This relaxing date on Frank Sinatra’s Reprise label from 1966 in Paris is a very welcome re-issue and one of the rarer of Duke Ellington’s many recordings, and as such will be a mandatory purchase for anyone with a love of the Duke. The pairing with Swedish singer Alice Babs is an intriguing one because Babs possessed a three octave voice and was at home in opera as she was in jazz. It should be stated from the outset that this is not the Ellington orchestra, but rather four horn players from the Paris Symphony Orchestra and noteworthy French jazz musicians including bassist Gilbert Rovère and drummer Christian Garros. Overall, the mid-tempo numbers predominate and ideally one would have preferred a greater variety of tempi. That said, the wordless scatting of ‘Babsie’, with horns prominent is a delight and the singers excels on, ‘I’m beginning to see the light’. Her operatic voice comes into it’s own on, ‘Come Sunday’, one of Duke’s most beloved pieces and she infuses this with an appropriate dose of gospel hues. Duke plays a largely secondary role here, but of note are the two numbers on which Billy Strayhorn takes over piano duties, on ‘Something to live for’ and ‘Strange visitor’. For a few minutes of unadulterated fun, ‘La de doody do’ reflects the joyful collaboration between Duke and Babs.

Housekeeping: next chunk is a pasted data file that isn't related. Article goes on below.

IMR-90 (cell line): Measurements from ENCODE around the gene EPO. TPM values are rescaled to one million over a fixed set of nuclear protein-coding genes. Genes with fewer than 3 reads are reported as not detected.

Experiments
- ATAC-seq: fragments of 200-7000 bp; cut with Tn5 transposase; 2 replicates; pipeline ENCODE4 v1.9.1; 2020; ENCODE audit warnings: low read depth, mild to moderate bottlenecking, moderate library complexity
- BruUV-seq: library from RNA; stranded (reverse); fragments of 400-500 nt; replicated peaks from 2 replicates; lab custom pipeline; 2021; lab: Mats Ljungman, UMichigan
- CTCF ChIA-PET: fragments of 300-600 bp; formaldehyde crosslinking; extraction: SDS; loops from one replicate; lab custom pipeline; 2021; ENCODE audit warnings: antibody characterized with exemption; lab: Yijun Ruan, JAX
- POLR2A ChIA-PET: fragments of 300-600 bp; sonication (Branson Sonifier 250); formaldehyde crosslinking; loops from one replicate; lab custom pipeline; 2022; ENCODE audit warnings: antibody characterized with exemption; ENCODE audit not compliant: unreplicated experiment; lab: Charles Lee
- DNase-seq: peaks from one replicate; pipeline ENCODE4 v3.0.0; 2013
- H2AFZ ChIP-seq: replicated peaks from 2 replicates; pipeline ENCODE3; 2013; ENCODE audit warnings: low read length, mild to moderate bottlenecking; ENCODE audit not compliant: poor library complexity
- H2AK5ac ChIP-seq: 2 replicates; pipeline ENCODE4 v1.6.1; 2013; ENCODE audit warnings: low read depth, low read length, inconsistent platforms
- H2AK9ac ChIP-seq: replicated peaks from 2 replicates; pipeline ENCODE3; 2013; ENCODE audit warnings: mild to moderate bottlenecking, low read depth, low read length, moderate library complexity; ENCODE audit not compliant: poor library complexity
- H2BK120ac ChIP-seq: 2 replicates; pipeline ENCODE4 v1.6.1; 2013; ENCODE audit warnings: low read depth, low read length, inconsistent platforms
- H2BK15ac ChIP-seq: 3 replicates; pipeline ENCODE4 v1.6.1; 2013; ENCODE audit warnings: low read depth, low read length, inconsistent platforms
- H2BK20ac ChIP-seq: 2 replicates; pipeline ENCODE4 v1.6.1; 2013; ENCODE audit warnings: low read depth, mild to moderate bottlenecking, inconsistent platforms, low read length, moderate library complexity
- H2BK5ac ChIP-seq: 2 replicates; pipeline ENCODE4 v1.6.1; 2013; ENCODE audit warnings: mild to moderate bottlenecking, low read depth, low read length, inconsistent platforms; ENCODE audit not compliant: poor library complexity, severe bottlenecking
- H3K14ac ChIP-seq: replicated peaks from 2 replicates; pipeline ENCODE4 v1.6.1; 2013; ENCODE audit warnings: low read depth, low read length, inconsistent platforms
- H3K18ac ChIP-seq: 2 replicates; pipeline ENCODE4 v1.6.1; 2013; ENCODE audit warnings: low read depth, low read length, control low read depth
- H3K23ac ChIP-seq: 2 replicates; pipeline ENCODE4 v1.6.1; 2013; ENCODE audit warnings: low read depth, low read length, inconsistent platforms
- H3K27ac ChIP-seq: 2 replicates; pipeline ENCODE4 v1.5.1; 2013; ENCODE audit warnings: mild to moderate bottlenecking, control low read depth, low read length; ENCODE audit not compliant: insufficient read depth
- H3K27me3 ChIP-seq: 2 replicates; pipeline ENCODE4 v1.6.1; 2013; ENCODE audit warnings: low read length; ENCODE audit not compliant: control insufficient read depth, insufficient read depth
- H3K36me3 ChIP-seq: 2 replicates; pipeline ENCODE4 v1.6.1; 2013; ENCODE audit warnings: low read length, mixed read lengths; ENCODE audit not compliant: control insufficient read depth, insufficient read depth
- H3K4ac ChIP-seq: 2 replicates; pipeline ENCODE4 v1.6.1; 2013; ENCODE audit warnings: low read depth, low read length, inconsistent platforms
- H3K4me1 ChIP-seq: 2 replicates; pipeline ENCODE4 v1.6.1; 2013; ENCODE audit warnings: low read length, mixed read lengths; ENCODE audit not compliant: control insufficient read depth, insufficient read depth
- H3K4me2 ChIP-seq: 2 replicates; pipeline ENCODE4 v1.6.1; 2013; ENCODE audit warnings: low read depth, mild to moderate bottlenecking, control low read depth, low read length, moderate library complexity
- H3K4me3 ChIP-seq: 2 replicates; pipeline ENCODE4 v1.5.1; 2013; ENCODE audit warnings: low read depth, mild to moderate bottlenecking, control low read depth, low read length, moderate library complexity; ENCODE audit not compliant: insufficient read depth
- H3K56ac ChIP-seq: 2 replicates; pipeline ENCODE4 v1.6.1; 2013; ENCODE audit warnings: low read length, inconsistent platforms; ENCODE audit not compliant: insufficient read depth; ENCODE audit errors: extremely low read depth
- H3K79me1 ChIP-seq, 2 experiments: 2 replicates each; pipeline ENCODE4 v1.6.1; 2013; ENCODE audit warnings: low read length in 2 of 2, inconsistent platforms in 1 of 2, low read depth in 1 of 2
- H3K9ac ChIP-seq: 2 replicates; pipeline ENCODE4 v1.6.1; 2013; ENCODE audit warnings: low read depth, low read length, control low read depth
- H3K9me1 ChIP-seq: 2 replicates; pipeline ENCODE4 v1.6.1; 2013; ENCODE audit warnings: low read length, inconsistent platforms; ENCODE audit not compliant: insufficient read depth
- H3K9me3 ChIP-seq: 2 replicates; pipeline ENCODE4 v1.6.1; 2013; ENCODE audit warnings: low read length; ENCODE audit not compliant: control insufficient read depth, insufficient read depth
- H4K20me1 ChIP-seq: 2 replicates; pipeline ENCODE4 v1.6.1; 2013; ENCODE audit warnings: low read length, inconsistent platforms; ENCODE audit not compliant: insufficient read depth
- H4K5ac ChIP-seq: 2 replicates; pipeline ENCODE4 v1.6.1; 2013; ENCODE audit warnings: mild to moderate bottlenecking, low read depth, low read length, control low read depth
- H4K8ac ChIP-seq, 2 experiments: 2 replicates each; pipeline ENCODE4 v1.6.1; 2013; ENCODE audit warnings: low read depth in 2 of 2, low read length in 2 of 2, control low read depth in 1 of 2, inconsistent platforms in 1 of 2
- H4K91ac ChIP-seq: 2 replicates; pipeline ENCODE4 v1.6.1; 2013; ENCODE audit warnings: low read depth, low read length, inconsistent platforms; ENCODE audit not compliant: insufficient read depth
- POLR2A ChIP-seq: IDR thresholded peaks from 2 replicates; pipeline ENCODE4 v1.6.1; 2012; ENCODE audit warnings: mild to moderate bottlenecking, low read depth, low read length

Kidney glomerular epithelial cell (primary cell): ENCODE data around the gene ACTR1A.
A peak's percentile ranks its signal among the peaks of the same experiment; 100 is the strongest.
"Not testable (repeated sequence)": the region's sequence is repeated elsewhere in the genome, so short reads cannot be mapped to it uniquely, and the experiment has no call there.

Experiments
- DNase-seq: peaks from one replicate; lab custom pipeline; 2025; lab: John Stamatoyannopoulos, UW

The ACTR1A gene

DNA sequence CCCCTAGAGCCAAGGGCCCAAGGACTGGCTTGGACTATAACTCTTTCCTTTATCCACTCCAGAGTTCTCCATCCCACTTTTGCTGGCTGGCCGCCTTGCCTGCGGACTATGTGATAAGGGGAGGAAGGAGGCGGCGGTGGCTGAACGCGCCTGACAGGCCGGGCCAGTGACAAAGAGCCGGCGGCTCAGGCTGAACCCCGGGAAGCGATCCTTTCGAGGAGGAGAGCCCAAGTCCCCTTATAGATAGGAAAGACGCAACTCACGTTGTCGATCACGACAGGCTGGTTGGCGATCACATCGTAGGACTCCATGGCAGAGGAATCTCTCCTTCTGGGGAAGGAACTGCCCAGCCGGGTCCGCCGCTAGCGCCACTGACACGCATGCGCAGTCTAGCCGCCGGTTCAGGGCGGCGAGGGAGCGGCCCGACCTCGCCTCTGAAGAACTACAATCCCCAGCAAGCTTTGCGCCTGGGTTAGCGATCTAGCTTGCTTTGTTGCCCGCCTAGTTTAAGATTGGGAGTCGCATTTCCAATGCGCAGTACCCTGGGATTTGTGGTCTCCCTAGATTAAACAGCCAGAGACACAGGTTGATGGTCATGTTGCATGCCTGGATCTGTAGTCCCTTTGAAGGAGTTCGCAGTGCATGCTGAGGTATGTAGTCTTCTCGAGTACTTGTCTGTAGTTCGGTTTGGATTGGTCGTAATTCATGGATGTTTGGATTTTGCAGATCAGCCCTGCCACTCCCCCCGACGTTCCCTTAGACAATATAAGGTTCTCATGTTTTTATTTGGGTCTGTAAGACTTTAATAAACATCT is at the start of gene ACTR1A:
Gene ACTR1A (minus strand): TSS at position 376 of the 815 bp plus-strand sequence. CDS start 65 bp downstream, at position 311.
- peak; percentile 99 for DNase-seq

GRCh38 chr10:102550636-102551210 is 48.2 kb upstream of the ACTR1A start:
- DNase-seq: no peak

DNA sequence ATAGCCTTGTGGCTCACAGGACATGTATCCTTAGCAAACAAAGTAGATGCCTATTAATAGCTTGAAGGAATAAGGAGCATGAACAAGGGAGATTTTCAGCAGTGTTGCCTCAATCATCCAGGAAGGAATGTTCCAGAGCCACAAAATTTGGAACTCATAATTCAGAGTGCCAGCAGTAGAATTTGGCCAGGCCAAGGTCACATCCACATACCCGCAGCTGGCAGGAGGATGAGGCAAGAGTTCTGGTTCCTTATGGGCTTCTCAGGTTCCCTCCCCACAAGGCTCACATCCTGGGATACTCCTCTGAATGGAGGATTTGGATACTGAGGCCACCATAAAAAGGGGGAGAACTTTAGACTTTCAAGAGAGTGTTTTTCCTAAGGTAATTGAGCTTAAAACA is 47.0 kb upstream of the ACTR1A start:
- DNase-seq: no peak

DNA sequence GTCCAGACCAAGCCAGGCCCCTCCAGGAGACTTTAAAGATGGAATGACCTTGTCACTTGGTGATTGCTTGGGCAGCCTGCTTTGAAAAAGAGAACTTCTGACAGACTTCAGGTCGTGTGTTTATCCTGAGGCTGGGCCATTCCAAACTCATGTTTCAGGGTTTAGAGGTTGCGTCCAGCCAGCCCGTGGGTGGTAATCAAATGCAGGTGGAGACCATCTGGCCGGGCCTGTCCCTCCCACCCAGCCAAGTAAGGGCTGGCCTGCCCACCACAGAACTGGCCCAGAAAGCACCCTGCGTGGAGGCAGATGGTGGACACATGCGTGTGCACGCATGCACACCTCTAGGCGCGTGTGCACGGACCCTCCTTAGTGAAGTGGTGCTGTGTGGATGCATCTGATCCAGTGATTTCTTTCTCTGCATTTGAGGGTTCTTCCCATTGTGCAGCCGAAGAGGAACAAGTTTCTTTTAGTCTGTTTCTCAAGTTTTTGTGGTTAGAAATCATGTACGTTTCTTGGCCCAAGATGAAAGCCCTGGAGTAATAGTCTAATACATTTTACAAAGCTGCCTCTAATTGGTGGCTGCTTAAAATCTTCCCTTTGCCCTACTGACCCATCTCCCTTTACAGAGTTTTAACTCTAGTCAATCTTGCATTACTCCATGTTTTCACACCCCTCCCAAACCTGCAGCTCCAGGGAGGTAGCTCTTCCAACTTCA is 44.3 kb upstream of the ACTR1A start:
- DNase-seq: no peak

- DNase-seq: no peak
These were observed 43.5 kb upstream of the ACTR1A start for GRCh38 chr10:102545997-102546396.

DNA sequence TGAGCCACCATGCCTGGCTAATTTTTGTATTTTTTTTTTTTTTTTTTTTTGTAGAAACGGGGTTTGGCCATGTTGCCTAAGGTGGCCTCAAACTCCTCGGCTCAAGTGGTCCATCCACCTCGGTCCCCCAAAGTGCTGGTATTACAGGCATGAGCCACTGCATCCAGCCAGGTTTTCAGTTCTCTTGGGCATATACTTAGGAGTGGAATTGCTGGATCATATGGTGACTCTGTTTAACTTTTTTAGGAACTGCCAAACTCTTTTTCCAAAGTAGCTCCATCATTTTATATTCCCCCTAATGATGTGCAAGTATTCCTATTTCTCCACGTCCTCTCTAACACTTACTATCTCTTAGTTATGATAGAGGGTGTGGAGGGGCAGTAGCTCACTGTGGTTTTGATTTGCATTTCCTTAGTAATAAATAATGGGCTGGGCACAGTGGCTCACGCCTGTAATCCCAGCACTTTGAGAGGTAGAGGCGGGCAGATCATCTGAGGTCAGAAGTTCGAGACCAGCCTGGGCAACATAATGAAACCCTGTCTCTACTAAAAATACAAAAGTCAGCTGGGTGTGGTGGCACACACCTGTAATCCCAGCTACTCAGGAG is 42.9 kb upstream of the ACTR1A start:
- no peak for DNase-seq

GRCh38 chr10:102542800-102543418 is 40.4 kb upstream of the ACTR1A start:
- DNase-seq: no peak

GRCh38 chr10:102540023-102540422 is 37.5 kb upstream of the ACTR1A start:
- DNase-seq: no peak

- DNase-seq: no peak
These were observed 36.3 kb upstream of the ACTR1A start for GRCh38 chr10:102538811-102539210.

Duke Ellington and Alice Babs clearly had a good deal in common and it should come as little surprise, therefore, that they would repeat the recording experience subsequently on both the second and third sacred concerts that Ellington composed. Those who have viewed and heard the DVD of Babs in those will immediately realise what a talented singer she was. Alice Babs passed away, aged ninety, in 2014.
UK Vibe profile on Alice Babs can be read here